Failure to expose basic concepts behind how computer coding works has several implications—none of them positive. First, employers are clamoring for qualified people to fill tech-related jobs. Yet some minorities aren’t introduced to this potentially high-paying field as they take the first steps toward a career.
This is particularly true for women and minorities, two groups woefully underrepresented in technology jobs. Exposure to computer science careers not only points more people toward the industry, it also eases stereotypes about who “belongs” in these jobs.
Currently, many minorities are not aware of supportive paths that lead to success in Coding related Careers.Providing awareness of the kinds of Tech Jobs that are available to underrepresented minorities helps them to understand what types of Computer languages they should learn in order to qualify for high paying positions. We provide awareness of resources and programs that will aide in a sound and progressive career in Computer Programming.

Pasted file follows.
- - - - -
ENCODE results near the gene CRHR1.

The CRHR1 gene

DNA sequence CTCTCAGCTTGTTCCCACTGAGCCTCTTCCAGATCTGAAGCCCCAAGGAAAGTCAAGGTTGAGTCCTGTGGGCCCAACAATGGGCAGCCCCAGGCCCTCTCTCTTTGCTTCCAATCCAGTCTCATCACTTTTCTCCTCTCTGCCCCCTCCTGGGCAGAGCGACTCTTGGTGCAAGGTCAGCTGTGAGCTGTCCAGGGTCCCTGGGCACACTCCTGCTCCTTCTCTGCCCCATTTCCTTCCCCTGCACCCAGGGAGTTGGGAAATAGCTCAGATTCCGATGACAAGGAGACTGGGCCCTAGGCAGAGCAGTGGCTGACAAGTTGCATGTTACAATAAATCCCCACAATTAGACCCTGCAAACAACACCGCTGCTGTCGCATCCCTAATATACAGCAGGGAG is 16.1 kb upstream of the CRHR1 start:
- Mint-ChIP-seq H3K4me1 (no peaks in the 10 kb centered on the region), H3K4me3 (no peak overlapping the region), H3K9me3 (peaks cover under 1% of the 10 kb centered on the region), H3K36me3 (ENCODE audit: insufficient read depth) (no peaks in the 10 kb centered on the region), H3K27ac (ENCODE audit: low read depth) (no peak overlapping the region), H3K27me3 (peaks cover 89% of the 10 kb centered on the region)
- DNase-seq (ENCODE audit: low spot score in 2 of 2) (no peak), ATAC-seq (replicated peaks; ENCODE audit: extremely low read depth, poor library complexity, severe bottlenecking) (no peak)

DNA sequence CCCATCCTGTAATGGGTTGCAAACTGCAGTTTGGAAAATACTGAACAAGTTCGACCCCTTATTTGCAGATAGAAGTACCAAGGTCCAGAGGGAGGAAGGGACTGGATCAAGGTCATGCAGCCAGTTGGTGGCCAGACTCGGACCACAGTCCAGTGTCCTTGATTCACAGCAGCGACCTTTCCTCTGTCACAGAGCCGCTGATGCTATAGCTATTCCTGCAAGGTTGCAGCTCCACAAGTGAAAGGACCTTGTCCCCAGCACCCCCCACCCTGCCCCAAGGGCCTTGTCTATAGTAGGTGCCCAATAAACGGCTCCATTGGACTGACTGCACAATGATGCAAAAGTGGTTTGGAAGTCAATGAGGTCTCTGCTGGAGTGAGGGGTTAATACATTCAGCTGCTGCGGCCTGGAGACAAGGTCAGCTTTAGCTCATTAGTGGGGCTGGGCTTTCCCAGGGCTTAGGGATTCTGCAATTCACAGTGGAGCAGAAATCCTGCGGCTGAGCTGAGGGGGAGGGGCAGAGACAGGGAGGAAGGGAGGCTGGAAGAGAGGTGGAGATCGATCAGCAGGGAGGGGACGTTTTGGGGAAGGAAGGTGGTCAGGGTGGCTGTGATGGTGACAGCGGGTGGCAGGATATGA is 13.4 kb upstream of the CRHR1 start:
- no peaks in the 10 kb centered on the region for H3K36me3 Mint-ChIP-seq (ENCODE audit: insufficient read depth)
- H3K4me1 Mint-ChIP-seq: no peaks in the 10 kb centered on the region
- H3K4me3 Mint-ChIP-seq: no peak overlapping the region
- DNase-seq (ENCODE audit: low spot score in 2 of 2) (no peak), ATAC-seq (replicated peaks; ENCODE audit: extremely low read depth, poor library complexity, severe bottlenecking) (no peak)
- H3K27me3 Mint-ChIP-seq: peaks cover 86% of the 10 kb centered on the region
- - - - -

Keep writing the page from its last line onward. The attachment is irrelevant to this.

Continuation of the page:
Across this nation, there is a shortage of opportunities for underrepresented minorities to learn computer science in a way that addresses the barriers of entry. A large number of underrepresented populations have an interest in computer programming, but don't know where to begin. Techmecolor leverages our various tech backgrounds to teach and nurture learning in underrepresented communities of color.
The future is being written in code. While good-paying blue-collar jobs continue to disappear in the U.S., computer science is a rare bright spot of opportunity for people without a college education.
Committed programming students are getting jobs whether or not they have a college degree and whether or not they are starting careers or switching careers, midlife, from another field.